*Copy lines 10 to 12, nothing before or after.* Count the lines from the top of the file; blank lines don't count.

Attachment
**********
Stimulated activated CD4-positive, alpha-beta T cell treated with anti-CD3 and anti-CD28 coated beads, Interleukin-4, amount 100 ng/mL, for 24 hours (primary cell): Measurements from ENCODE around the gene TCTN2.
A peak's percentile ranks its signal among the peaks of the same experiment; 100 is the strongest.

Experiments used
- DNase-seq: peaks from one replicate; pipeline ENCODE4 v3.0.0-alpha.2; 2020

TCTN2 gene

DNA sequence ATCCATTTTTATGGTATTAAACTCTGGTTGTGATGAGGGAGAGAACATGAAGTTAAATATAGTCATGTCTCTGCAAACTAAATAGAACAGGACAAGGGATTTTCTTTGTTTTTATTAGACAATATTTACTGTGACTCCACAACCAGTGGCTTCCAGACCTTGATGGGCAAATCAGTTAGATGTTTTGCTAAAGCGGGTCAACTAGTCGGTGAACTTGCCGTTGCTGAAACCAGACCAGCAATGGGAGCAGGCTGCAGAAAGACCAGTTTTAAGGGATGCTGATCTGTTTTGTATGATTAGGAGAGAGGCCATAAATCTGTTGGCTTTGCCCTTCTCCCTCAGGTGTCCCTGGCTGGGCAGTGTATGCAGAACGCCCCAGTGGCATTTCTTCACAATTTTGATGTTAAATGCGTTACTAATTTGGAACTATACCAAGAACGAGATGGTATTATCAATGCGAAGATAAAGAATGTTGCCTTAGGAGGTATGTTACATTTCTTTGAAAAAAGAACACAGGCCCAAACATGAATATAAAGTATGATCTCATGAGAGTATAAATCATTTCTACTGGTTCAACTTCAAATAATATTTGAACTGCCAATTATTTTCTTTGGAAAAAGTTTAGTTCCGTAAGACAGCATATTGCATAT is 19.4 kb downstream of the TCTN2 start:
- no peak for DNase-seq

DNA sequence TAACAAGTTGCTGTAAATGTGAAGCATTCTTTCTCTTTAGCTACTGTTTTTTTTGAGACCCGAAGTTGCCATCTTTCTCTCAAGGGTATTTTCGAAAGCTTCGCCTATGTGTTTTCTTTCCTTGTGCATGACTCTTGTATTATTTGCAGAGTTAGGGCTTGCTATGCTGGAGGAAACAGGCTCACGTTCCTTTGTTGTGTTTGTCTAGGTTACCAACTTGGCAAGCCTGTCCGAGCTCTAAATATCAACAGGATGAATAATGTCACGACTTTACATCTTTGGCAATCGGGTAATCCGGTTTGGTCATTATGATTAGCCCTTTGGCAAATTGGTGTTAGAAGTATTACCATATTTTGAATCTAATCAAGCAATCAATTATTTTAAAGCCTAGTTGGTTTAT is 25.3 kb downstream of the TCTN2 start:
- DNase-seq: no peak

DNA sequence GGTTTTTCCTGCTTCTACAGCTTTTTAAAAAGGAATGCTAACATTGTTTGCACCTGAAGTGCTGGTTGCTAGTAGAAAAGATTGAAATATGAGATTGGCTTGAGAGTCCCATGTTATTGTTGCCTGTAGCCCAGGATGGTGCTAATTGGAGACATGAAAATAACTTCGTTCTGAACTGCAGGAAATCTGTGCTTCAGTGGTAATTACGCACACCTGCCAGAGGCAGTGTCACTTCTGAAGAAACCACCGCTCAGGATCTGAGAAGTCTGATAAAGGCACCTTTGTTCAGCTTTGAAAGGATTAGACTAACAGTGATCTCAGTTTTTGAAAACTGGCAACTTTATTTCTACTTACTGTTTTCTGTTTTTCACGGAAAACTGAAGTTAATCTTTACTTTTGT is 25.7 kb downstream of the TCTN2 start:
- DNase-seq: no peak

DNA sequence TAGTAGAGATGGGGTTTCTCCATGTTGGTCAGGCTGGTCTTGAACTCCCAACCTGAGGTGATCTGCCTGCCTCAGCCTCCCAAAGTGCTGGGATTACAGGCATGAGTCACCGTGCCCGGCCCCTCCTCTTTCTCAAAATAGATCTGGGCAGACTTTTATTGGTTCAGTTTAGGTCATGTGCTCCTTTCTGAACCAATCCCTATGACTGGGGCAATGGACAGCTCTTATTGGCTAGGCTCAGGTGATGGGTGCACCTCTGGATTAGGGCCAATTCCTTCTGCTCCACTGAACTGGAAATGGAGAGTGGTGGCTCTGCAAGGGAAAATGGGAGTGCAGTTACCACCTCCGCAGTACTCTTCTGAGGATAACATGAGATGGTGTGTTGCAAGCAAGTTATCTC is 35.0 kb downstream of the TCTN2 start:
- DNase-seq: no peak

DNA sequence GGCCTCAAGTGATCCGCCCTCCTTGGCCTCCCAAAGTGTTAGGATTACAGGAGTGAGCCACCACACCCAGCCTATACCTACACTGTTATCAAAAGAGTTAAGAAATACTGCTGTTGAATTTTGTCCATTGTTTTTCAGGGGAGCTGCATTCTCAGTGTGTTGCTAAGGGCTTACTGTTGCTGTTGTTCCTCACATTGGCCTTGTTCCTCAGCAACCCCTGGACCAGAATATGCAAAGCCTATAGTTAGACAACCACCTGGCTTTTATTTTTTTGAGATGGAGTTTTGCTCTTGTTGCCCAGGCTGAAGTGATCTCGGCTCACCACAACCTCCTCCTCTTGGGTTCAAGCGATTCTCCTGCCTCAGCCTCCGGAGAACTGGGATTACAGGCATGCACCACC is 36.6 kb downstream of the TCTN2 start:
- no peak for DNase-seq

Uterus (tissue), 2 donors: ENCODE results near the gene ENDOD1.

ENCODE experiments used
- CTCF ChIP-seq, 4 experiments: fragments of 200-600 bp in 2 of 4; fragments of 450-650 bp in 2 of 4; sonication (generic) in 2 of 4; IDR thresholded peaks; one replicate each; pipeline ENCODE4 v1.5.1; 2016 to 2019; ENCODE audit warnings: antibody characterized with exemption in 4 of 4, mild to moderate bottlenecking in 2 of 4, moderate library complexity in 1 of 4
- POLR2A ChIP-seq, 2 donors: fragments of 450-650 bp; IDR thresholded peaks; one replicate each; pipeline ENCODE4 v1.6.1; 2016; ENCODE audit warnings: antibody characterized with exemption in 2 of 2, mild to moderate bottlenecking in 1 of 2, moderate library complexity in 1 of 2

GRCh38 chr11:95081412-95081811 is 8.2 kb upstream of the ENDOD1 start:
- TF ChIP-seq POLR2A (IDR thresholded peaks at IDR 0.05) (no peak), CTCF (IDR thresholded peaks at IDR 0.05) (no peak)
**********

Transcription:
DNA sequence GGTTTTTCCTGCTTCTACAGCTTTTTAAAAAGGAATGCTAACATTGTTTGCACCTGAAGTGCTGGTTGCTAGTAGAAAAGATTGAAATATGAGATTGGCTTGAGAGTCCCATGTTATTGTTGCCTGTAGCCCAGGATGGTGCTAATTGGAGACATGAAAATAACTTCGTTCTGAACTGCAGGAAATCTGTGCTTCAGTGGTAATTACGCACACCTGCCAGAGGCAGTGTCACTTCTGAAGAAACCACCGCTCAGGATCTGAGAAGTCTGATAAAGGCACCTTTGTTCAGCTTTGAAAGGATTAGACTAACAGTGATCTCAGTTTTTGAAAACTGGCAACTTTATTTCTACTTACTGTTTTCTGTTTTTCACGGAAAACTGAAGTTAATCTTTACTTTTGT is 25.7 kb downstream of the TCTN2 start:
- DNase-seq: no peak

DNA sequence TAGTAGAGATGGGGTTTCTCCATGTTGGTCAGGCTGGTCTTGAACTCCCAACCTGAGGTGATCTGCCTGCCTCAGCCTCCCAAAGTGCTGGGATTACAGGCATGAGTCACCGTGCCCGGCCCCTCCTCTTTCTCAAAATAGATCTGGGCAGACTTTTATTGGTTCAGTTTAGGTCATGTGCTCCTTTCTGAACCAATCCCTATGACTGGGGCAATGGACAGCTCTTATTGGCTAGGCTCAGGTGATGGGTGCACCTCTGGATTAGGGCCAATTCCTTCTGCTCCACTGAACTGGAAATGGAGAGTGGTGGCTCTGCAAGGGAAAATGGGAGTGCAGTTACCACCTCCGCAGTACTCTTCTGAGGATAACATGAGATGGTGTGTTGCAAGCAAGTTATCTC is 35.0 kb downstream of the TCTN2 start: